A library that converts converts wordpress tables into Laravel Eloquent Models.
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README.md

Wordpress Laravel Eloquent Models

A library that converts converts wordpress tables into Laravel Eloquent Models. This is helpful for dropping into any wordpress project where maybe you'd rather use the awesome features of Laravel's Eloquent Models. Or maybe you're writing an API with something like Slim or better yet Lumen don't want to increase your load time by loading the entire WP core. This is a great boiler plate based off Eloquent by Laravel to get you going.

** This is documentation for additional functionality on top of Eloquent. For documentation on all of Eloquent's features you visit the documentation.

Overview

Installation

composer require drewjbartlett/wordpress-eloquent

Setup

require_once('vendor/autoload.php');

\WPEloquent\Core\Laravel::connect([
    'global' => true,

    'config' => [

        'database' => [
            'user'     => 'user',
            'password' => 'password',
            'name'     => 'database',
            'host'     => '127.0.0.1',
            'port'     => '3306'
        ],

        // your wpdb prefix
        'prefix' => 'wp_',
    ],

    // enable events
    'events' => false,

    // enable query log
    'log'    => true
]);

If you wanted to enable this on your entire WP install you could create a file with the above code to drop in the mu-plugins folder.

Posts


use \WPEloquent\Model\Post;

// getting a post
$post = Post::find(1);

// available relationships
$post->author;
$post->comments;
$post->terms;
$post->tags;
$post->categories;
$post->meta;

Statuses

By default, the Post returns posts with all statuses. You can however override this with the local scope published to return only published posts.

Post::published()->get();

Or if you need a specific status you can override with defined status via local scope.

Post::status('draft')->get();

Post Types

By default, the Post returns posts with all post types. You can however override this by defining a post type via local scope.

Post::type('page')->get();

Comments


use \WPEloquent\Model\Comment;

// getting a comment
$comment = Comment::find(12345);

// available relationships
$comment->post;
$comment->author;
$comment->meta

Terms

In this version Term is still accesible as a model but is only leveraged through posts.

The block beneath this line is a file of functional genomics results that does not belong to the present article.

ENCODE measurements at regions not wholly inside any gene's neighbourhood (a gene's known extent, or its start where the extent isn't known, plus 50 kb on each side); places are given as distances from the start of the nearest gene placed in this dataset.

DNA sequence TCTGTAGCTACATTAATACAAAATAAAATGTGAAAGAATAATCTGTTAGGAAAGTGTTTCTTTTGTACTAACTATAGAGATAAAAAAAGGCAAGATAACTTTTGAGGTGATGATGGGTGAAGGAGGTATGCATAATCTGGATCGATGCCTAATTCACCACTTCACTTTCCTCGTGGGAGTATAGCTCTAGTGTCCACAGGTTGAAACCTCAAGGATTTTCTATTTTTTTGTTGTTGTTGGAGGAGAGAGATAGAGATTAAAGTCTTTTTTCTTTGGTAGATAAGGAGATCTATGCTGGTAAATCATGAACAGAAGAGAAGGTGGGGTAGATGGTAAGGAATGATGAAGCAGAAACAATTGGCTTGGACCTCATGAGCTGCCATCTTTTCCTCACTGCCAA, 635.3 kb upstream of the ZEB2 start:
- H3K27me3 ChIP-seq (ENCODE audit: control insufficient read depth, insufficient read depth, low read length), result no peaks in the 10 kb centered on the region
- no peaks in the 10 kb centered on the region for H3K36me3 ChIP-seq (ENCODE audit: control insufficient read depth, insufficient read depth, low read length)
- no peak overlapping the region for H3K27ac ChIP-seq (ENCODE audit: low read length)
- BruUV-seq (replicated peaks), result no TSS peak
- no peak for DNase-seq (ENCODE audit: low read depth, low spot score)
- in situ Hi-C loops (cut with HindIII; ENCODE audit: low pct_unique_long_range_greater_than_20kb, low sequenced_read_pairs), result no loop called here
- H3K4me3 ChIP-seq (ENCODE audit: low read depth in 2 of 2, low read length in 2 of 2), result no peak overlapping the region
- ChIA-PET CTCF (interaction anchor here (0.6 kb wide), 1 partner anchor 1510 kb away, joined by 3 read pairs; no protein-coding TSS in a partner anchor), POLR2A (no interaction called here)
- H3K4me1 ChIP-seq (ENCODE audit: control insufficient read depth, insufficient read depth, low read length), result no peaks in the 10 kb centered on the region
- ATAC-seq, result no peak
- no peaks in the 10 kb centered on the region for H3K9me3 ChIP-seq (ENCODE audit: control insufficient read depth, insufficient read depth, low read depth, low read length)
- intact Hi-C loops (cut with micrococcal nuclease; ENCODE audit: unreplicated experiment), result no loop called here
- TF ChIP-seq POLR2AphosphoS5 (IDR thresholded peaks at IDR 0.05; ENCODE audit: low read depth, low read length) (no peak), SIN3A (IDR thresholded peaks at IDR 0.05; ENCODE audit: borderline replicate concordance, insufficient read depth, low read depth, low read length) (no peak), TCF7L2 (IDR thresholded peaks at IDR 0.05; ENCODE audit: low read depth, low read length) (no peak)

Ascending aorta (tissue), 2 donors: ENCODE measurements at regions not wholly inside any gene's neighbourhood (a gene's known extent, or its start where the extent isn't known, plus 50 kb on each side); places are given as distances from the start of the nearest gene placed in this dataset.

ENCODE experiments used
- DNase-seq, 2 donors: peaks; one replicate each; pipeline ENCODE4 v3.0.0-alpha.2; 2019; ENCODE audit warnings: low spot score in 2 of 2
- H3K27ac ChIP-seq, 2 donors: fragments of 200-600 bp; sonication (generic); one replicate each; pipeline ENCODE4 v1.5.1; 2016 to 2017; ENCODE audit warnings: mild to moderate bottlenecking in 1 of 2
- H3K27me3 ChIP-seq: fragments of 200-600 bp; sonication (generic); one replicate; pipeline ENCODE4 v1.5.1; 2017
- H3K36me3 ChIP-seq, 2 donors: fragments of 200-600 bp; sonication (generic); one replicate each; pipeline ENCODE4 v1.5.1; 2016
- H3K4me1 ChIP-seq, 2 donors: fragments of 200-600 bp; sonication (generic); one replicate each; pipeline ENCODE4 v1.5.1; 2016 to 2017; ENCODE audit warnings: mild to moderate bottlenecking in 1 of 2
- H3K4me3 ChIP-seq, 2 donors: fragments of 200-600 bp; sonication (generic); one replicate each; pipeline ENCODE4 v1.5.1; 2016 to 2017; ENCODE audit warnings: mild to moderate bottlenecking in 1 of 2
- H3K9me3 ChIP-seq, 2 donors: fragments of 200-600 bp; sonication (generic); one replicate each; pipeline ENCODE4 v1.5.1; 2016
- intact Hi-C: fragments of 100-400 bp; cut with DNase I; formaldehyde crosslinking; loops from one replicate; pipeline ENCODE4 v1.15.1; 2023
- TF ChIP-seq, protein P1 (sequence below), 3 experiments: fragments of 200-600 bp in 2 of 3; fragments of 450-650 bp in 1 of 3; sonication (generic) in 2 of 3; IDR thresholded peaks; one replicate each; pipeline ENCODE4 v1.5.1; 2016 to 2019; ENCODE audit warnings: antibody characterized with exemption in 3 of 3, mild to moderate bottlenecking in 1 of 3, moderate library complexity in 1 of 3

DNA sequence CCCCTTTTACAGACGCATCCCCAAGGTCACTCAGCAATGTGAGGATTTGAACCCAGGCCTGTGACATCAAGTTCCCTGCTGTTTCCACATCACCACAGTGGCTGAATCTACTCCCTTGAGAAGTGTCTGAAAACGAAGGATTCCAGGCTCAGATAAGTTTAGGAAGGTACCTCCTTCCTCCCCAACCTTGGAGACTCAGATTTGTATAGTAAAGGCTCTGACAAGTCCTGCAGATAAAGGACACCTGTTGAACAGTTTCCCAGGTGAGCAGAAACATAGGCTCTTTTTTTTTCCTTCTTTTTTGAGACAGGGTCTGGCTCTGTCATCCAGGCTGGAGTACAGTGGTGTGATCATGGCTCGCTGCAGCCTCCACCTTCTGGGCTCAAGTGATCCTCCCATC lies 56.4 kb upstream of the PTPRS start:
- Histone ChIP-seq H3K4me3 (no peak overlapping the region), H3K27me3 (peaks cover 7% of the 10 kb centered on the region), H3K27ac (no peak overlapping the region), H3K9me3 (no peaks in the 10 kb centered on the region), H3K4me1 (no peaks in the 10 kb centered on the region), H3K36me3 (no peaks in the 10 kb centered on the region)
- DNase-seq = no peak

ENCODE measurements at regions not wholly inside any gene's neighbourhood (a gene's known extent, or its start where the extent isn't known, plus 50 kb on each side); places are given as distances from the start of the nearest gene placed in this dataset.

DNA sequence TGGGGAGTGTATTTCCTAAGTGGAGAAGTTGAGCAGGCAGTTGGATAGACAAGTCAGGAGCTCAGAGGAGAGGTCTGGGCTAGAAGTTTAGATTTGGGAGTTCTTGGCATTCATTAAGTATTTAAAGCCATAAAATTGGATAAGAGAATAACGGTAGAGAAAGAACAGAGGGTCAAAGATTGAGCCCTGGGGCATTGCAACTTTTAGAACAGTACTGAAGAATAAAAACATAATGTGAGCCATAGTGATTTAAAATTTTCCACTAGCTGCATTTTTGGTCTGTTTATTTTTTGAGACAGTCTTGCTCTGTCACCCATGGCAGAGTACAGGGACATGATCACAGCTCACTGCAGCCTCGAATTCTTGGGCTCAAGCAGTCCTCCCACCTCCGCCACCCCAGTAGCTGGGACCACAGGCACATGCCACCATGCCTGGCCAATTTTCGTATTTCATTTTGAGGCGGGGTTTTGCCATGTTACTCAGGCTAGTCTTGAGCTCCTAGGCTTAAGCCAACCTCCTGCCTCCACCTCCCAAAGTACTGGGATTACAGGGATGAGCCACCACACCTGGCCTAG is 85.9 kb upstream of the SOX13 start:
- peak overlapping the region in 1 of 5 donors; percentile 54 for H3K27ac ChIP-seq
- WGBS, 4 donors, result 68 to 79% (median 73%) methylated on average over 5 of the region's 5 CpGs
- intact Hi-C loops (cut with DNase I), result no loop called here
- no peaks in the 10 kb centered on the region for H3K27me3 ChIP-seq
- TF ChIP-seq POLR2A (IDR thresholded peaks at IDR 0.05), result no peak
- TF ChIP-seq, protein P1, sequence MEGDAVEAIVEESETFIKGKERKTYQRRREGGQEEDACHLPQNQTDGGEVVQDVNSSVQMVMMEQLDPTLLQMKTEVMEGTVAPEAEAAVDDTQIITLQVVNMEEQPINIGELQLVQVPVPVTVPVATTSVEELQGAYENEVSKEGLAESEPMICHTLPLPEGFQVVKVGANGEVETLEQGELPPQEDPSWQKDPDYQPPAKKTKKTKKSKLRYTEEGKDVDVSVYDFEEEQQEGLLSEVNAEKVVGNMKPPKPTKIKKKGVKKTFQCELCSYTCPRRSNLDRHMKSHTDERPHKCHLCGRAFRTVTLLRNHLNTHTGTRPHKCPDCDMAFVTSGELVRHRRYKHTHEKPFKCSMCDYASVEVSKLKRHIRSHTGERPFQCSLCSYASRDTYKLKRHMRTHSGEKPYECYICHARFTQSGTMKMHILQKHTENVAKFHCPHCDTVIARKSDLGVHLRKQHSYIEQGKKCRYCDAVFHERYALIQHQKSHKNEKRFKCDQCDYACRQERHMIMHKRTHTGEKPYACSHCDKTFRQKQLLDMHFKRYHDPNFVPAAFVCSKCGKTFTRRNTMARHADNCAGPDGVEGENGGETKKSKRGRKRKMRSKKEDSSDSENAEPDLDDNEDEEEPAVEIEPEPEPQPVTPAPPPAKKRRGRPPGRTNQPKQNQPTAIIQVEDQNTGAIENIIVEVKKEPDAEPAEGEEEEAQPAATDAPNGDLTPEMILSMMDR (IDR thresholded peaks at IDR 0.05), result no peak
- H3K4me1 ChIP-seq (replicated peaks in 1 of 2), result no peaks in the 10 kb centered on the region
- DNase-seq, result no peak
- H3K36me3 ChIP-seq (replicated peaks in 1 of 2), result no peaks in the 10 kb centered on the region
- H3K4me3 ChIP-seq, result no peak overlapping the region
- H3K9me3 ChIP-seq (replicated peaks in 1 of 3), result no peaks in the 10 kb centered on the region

$post->terms()->where('taxonomy', 'country');

Users


use \WPEloquent\Model\User;

// getting a comment
$user = User::find(123);

// available relationships
$user->posts;
$user->meta;
$user->comments

Meta

The models Post, User, Comment, Term, all implement the HasMeta. Therefore they meta can easily be retrieved by the getMeta and set by the setMeta helper functions:

$post = Post::find(1);
$post->setMeta('featured_image', 'my-image.jpg');
$post->setMeta('breakfast', ['waffles' => 'blueberry', 'pancakes' => 'banana']);

// or all in one call
$featured_image = Post::find(1)->getMeta('featured_image');
Post::find(1)->setMeta('featured_image', 'image.jpg');

// same applies for all other models

$user = User::find(1)
$facebook = $user->getMeta('facebook');
$user->setMeta('social', ['facebook' => 'facebook.com/me', 'instagram' => 'instagram.com/me']);

$comment = Comment::find(1);
$meta = $comment->getMeta('some_comment_meta');

$term = Term::find(123);
$meta = $term->getMeta('some_term_meta');

// delete meta
$post = Post::find(123)->deleteMeta('some_term_meta');

Options

In wordpress you can use get_option. Alternatively, if you don't want to load the wordpress core you can use helper function getValue.

use \WPEloquent\Model\Post;

$siteurl = Option::getValue('siteurl');

Or of course, the long form:

use \WPEloquent\Model\Options;

$siteurl = Option::where('option_name', 'siteurl')->value('option_value');

Links

use \WPEloquent\Model\Link;

$siteurl = Link::find(1);

Extending your own models

If you want to add your own functionality to a model, for instance a User you can do so like this:

namespace App\Model;

class User extends \WPEloquent\Model\User {

    public function orders() {
        return $this->hasMany('\App\Model\User\Orders');
    }

    public function current() {
        // some functionality to get current user
    }

    public function favorites() {
        return $this->hasMany('Favorites');
    }

}

Another example would be for custom taxonomies on a post, say country

namespace App\Model;

class Post extends \WPEloquent\Model\Post {

    public function countries() {
        return $this->terms()->where('taxonomy', 'country');
    }

}

Post::with(['categories', 'countries'])->find(1);

Query Logs

Sometimes it's helpful to see the query logs for debugging. You can enable the logs by passing log is set to true (see setup) on the Laravel::connect method. Logs are retrieved by running.

use \WPEloquent\Core\Laravel;

print_r(Laravel::queryLog());